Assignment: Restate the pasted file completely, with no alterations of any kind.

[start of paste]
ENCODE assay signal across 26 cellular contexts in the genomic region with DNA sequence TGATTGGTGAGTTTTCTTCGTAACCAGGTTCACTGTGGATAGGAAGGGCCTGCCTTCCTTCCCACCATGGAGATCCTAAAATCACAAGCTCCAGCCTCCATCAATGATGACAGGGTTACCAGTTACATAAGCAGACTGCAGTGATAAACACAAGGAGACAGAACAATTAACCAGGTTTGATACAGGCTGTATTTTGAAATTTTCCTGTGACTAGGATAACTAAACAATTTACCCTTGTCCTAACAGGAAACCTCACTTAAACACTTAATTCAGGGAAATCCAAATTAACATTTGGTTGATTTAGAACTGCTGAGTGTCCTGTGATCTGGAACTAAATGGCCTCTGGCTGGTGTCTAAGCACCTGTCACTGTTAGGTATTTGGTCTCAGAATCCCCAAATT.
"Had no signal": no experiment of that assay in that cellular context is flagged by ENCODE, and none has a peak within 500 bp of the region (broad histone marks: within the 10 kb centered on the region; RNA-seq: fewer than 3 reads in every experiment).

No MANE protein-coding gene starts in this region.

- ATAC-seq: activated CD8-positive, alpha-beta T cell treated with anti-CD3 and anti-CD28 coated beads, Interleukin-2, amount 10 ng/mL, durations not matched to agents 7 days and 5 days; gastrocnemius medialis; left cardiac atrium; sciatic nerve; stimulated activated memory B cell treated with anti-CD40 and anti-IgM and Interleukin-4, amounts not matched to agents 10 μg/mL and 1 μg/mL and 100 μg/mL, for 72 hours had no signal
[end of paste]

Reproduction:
ENCODE assay signal across 26 cellular contexts in the genomic region with DNA sequence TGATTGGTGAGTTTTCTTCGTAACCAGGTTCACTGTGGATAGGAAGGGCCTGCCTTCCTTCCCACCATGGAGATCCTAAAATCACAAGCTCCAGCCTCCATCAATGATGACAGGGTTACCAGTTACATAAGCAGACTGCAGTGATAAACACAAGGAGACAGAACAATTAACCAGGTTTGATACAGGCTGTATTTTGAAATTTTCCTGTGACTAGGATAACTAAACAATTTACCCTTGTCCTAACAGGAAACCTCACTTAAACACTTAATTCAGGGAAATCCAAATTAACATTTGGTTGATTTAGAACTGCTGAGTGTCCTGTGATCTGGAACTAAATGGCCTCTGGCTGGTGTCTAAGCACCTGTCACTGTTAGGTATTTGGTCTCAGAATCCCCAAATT.
"Had no signal": no experiment of that assay in that cellular context is flagged by ENCODE, and none has a peak within 500 bp of the region (broad histone marks: within the 10 kb centered on the region; RNA-seq: fewer than 3 reads in every experiment).

No MANE protein-coding gene starts in this region.

- ATAC-seq: activated CD8-positive, alpha-beta T cell treated with anti-CD3 and anti-CD28 coated beads, Interleukin-2, amount 10 ng/mL, durations not matched to agents 7 days and 5 days; gastrocnemius medialis; left cardiac atrium; sciatic nerve; stimulated activated memory B cell treated with anti-CD40 and anti-IgM and Interleukin-4, amounts not matched to agents 10 μg/mL and 1 μg/mL and 100 μg/mL, for 72 hours had no signal